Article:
Hi, my name is D and this is my writings on subjects. I'm no rapscallion or anything at all. If you want to you can read my writings on subjects if you have free time. If you want to argue with me or call me names then please comment. Negative feedback is very welcome...I love dat shit. Me? I'm not even a noun, I'm a fucking verb, dude.

Monday, June 15, 2015

The Nintendo World Championships of 2015 Declares to the World who is The People's Champion

I write about video games from time to time. I don't play a lot of new-age mumbo-jumbo video games but I still dabble in the old shit now and then. I wrote about video games 3 or 4 times I think, specifically these two are on matters concerning my thoughts on retro video gamery and it's competitive nature:

1. Good (and more importantly free games) on the Old Internet
2. Is there a Market for Competitive Retro Gaming?

Sometimes I think people read these articles I write because the 2015 World Video Game Championship's final round to decide the Nintendo Champion of the World was a series of hacked Mario levels made by programmers on a new game called "Mario Maker" and it had a severe retro feel to it (the era of NES and SNES).

I didn't hear about this event until I saw a few celebrities social media-ing about it (namely Fred Savage and Andrew Gardikis). Looking a few weeks ago about what this event was gonna be...it looked dumb...the games were all new age party games and it didn't seem that any retro shit was on the table. I watched the event anyhow the other day and lo-n-b-hold in the final event was a Competitive Retro Mario heaven, you can see it in its entirety here:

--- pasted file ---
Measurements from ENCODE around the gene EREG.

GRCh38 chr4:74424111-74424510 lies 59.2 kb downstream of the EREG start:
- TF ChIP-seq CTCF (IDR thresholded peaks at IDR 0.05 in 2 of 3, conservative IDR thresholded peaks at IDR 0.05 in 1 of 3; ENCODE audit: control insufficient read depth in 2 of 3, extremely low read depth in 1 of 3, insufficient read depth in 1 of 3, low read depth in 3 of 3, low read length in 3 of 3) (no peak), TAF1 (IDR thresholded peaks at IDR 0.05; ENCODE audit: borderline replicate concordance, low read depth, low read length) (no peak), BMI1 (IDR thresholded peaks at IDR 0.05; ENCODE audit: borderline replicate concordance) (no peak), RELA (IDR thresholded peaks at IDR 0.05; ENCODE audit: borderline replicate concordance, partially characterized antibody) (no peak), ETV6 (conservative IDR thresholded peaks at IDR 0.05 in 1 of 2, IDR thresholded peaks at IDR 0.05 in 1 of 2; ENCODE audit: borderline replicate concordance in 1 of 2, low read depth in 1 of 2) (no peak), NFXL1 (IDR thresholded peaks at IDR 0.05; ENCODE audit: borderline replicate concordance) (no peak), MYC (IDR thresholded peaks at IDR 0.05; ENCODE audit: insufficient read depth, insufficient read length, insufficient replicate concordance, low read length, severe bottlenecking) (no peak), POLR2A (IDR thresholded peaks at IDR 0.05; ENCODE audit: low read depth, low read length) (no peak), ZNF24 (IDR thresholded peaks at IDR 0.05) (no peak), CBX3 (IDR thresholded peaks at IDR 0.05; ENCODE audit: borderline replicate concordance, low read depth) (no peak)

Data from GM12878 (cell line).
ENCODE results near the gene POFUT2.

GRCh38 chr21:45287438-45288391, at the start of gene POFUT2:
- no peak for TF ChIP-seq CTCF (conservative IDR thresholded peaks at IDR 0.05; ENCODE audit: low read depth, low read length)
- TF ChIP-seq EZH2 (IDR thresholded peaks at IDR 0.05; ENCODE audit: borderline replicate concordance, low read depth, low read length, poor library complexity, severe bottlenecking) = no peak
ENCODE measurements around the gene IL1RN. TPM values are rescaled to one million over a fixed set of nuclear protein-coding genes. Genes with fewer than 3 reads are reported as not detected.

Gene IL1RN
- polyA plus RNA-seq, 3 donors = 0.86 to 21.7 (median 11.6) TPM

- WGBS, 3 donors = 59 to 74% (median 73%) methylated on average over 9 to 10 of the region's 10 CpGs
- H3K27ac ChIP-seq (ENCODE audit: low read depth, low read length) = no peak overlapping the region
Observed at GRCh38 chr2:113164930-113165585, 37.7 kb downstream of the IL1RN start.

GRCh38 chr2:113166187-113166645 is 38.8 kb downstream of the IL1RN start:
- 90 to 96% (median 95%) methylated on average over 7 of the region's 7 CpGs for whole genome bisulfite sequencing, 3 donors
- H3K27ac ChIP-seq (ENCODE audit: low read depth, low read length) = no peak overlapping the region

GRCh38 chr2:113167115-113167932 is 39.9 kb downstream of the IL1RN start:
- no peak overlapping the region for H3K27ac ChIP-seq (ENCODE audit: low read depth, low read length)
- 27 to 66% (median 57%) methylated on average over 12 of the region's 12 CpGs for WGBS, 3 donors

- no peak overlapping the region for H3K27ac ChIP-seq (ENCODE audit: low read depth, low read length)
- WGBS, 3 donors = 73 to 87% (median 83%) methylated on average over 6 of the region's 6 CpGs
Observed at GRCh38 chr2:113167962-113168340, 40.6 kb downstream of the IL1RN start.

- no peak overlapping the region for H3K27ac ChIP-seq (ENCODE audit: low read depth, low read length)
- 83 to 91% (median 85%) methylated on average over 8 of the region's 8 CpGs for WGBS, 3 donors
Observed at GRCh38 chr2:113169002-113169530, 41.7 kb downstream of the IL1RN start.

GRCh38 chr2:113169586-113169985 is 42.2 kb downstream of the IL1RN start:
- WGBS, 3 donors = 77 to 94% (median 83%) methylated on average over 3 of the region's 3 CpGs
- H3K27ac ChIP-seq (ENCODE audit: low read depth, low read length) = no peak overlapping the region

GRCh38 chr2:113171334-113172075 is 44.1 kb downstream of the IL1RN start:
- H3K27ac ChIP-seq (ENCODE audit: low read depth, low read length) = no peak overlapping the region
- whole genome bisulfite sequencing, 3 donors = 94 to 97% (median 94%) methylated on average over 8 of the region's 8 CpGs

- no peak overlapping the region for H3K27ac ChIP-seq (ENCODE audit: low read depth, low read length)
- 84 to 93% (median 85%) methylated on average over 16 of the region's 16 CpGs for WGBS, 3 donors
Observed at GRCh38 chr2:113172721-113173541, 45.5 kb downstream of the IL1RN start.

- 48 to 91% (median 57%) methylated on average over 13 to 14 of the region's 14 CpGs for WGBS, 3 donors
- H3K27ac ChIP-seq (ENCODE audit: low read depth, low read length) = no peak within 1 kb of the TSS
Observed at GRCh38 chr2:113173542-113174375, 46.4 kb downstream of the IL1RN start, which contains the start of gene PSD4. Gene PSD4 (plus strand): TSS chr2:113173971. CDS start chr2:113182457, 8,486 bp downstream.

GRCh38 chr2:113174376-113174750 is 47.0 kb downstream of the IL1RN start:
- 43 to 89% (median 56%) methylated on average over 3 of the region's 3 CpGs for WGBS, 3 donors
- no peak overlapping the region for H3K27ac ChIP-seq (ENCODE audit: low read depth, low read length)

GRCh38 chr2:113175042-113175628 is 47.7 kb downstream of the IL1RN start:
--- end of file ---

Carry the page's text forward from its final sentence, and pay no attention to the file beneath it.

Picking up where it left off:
The Hard-Ass Hacked-up Mario Levelz start at around he 3 and a half hour mark.


Just like in the film "The Wizard" starring Fred Savage and that kid who wants to go to California (and who then in another film became the 12 year old coach of the Minnesota Twins baseball club) where the final test of the Nintendo Tournament of Champions was a "new game"  the public had never seen before...the final round at the 2015 tourney was a set of Mario levels that NO ONE has ever had any practice with.

In the Wizard film of the 80s, our hero Little Jimmy rises to the challenge of learning a "new game" on the fly and adapts to his circumstances quickly to be crowned Champion of Nintendo. Similarly in the real life tournament the other day....the two finalists, Mr. Johnny Numbers and Cosmo Wright had to adapt to a new set of levels they never played and they'd need to adapt and make the adjustment to these new levels quickly if they wanted to come out on top.
Shigeru Miyamoto (left) John Goldberg (right)

In the end it was Johnny Numbers who's brain could could adjust quickly to the levels and figure how to finish them. He was able to enter the respective programmers brains and unravel the mysteries of these difficult Mario levels. People think, "whatever", but to be challenged with hard Mario levels you've never seen before and make that mental adjustment on the fly is actually very difficult. Numbers was able to make the adjustment, get to end of it all, drop that axe sealing Bowser's fate...and in turn sealing his fate as the People's Champion.

There's something so right about watching people compete at vintage Mario. It's a test of smarts, reflexes, adaptability, dealing with pressure, and so much more. It's more difficult than it looks. This was an intense competition by all standards measured, there's no doubt about it.

Congratulations to John Goldberg AKA Johnny Numbers for being crowned the King of Mario for the whole entire World to see!

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